Trail Tested: 29plus Tires from Vee and Bontrager

By Eric McKeegan

Since the original introduction of the 29plus platform with Surly’s Krampus, riders in love with the plus-size concept have been wishing for/hoping for/ demanding a more aggressive tire than the all-purpose Knard found on that machine. While there are more plus-size tires in the pipeline, these two tires are the first we’ve ridden enough to get a proper review together.

Vee Tire Trax Fatty (left) and Bontrager Chupacabra
Vee Tire Trax Fatty (left) and Bontrager Chupacabra

Vee Tire Trax Fatty $120

Vee Tire’s Trax Fatty was the first non-Knard 29plus tire available to the public. While marked 29×3.0, it is noticeably smaller than the Chupacabra and Knard, although at 880 grams it’s substantially lighter as well. This reduced width and height may allow it to fit into more forks and frames than the “full size” plus-size tires. Tubeless setup was painless and the tires held air well.

The casing width exceeds the knob width on both 35 mm and 45 mm rims, which makes for an odd-looking tire shape. The center knobs are ramped, and on hard surfaces these tires are fast. The transition and cornering knobs are small and feel a bit squirmy on pavement. On dry dirt cornering is acceptable, but as things get slick the transition knobs let go easily. Leaning farther over onto the cornering knobs doesn’t always catch the slide started from the transition knobs, leading to some interesting moments.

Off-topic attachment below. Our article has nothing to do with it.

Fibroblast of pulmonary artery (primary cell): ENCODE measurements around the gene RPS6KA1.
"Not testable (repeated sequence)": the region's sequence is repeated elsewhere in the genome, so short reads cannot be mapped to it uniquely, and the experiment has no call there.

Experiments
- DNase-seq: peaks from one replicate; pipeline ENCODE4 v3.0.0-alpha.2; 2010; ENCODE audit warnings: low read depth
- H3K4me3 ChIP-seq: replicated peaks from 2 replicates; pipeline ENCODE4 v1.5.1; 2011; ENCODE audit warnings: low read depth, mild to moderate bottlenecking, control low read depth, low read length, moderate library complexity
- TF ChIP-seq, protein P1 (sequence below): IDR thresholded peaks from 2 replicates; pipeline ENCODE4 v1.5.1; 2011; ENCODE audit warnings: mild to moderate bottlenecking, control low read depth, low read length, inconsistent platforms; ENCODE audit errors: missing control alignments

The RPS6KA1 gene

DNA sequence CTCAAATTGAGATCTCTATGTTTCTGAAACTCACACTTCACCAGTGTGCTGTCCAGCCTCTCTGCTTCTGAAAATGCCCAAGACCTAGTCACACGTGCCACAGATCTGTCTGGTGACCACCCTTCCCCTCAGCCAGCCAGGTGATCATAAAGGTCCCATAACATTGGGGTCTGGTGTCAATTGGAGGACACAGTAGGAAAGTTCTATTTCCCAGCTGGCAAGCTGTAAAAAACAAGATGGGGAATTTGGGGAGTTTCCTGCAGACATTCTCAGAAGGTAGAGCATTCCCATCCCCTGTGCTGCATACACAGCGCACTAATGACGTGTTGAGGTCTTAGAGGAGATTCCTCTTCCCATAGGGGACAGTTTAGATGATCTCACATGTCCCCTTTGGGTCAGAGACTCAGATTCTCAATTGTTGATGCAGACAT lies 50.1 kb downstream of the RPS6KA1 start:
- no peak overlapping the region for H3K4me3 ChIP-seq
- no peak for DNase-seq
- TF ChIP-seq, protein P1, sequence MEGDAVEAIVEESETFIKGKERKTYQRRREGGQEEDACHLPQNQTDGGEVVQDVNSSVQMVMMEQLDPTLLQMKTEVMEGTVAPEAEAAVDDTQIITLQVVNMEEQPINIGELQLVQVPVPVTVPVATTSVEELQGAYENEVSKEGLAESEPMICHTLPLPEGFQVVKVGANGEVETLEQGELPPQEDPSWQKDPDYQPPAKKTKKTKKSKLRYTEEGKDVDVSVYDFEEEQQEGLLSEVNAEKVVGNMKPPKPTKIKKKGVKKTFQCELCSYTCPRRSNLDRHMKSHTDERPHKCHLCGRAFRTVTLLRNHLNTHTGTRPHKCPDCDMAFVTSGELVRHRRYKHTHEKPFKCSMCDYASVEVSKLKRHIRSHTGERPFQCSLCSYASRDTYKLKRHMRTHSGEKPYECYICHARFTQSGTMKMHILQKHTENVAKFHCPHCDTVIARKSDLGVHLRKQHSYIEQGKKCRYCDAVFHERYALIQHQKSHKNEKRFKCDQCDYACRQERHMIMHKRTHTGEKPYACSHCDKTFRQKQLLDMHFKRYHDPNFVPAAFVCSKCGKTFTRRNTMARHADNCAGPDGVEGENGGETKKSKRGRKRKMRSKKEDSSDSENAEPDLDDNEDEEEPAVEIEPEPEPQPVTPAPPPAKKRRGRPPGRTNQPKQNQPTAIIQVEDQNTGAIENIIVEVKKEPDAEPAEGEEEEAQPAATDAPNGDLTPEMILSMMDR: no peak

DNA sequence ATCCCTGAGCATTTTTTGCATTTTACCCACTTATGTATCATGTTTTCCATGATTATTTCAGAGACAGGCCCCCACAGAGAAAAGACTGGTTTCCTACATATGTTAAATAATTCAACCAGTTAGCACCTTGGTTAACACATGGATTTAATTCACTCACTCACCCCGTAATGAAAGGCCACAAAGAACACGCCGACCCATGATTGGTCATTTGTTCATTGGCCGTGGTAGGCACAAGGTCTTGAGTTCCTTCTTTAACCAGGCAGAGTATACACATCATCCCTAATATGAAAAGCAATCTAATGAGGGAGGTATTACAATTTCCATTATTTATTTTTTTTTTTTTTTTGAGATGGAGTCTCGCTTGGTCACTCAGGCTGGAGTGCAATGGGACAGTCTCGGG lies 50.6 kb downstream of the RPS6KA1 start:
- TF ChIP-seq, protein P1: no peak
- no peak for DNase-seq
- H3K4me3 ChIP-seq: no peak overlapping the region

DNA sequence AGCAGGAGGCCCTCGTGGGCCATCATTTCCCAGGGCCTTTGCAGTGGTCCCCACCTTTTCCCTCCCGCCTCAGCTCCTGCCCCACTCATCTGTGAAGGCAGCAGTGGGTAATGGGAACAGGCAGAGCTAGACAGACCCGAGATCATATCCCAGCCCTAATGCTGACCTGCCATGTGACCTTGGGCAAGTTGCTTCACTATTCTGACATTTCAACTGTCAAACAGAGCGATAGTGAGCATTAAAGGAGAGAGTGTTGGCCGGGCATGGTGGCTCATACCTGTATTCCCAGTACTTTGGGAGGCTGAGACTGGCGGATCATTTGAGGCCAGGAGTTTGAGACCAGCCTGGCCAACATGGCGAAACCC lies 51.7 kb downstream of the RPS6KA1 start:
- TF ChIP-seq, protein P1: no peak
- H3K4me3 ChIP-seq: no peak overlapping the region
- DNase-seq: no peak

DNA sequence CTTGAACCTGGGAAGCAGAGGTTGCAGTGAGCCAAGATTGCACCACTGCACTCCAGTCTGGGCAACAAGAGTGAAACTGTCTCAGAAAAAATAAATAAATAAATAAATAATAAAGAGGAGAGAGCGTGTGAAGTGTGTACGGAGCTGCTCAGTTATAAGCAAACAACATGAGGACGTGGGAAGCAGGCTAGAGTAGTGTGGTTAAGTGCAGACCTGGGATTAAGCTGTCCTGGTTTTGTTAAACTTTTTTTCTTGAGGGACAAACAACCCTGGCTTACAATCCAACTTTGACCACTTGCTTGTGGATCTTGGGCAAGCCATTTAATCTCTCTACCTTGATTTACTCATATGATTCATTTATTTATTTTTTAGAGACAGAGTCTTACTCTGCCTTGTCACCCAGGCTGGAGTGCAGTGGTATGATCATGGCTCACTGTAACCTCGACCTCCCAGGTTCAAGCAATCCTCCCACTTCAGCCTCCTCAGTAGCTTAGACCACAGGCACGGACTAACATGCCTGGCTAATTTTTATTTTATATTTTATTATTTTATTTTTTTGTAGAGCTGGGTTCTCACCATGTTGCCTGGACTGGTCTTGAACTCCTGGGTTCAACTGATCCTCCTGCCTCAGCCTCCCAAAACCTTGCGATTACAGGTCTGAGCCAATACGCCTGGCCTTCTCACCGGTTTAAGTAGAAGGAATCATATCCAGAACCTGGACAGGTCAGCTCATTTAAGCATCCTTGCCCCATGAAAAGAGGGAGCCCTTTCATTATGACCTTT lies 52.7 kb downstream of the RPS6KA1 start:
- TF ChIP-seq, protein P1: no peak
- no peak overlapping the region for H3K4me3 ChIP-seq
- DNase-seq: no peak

The tires I tested are 120 tpi folding bead with a silica compound. There is also a 72 tpi version with a less-expensive rubber compound in wire bead for $100 or folding for $110. Those riders placing an emphasis on light and fast over absolute traction will find what they are looking for with the Trax Fatty.

Bontrager Chupacabra $120

This tire came as a surprise, since Bontrager’s parent company, Trek, did not offer a 29plus bike at the time it was released. This has changed with the recent availability of the 2016 Stache.

In the meantime, the Chupacabra should help quiet some of the clamor for a more aggressive tire. While the small square tread and less- than-beefy cornering knobs certainly don’t look much more aggressive than the Knard, the Chupacabra is more confidence inspiring in every condition I tried. I set them up tubeless and they snapped into place on both Syntace W35 and Velocity Dually wheels; they seemed to work best between 8 and 12 psi. I was happy with 12 rear and 10 up front in everything but snow, where dropping things a few psi helped immensely with traction but led to a lot of rim strikes and some burping on the Syntace rim.

The 120 tpi casing is supple and the sidewalls are a great middle ground between weight and sturdiness; their 940-gram weight is very surprising for a tire this size. The Chupacabra rolls quickly and corners with confidence and predictability in both the dry and the wet. This tire comes highly recommended.